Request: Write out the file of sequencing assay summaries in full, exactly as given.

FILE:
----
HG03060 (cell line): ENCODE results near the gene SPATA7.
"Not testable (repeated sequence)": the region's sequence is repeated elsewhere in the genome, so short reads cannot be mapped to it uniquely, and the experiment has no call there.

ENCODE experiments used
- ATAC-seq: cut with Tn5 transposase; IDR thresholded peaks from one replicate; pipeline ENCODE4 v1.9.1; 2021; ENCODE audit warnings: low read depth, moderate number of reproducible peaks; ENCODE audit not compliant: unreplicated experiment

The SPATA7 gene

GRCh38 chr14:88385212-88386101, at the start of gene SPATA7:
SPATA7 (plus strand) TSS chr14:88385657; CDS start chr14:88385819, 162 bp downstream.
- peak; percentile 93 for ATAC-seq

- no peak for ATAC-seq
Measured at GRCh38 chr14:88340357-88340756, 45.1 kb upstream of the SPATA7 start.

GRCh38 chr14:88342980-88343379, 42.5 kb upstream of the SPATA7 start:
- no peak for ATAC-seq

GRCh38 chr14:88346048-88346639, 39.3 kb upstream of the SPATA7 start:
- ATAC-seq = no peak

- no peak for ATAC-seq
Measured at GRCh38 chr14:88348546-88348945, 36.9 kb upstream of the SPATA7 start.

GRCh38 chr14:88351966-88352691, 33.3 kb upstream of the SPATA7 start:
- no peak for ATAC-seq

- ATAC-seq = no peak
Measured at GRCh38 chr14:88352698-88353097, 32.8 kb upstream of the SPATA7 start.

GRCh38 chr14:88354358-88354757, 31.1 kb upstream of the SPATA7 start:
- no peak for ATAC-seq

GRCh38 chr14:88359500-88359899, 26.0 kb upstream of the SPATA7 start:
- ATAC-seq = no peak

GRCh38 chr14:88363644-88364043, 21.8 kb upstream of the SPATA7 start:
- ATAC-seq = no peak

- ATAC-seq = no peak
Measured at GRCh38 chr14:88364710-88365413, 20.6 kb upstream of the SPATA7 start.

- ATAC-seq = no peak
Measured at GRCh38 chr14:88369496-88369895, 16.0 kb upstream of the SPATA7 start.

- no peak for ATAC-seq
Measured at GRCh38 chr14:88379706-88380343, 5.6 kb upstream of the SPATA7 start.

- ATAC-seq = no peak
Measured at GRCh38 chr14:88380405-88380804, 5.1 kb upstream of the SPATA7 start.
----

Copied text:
HG03060 (cell line): ENCODE results near the gene SPATA7.
"Not testable (repeated sequence)": the region's sequence is repeated elsewhere in the genome, so short reads cannot be mapped to it uniquely, and the experiment has no call there.

ENCODE experiments used
- ATAC-seq: cut with Tn5 transposase; IDR thresholded peaks from one replicate; pipeline ENCODE4 v1.9.1; 2021; ENCODE audit warnings: low read depth, moderate number of reproducible peaks; ENCODE audit not compliant: unreplicated experiment

The SPATA7 gene

GRCh38 chr14:88385212-88386101, at the start of gene SPATA7:
SPATA7 (plus strand) TSS chr14:88385657; CDS start chr14:88385819, 162 bp downstream.
- peak; percentile 93 for ATAC-seq

- no peak for ATAC-seq
Measured at GRCh38 chr14:88340357-88340756, 45.1 kb upstream of the SPATA7 start.

GRCh38 chr14:88342980-88343379, 42.5 kb upstream of the SPATA7 start:
- no peak for ATAC-seq

GRCh38 chr14:88346048-88346639, 39.3 kb upstream of the SPATA7 start:
- ATAC-seq = no peak

- no peak for ATAC-seq
Measured at GRCh38 chr14:88348546-88348945, 36.9 kb upstream of the SPATA7 start.

GRCh38 chr14:88351966-88352691, 33.3 kb upstream of the SPATA7 start:
- no peak for ATAC-seq

- ATAC-seq = no peak
Measured at GRCh38 chr14:88352698-88353097, 32.8 kb upstream of the SPATA7 start.

GRCh38 chr14:88354358-88354757, 31.1 kb upstream of the SPATA7 start:
- no peak for ATAC-seq

GRCh38 chr14:88359500-88359899, 26.0 kb upstream of the SPATA7 start:
- ATAC-seq = no peak

GRCh38 chr14:88363644-88364043, 21.8 kb upstream of the SPATA7 start:
- ATAC-seq = no peak

- ATAC-seq = no peak
Measured at GRCh38 chr14:88364710-88365413, 20.6 kb upstream of the SPATA7 start.

- ATAC-seq = no peak
Measured at GRCh38 chr14:88369496-88369895, 16.0 kb upstream of the SPATA7 start.

- no peak for ATAC-seq
Measured at GRCh38 chr14:88379706-88380343, 5.6 kb upstream of the SPATA7 start.

- ATAC-seq = no peak
Measured at GRCh38 chr14:88380405-88380804, 5.1 kb upstream of the SPATA7 start.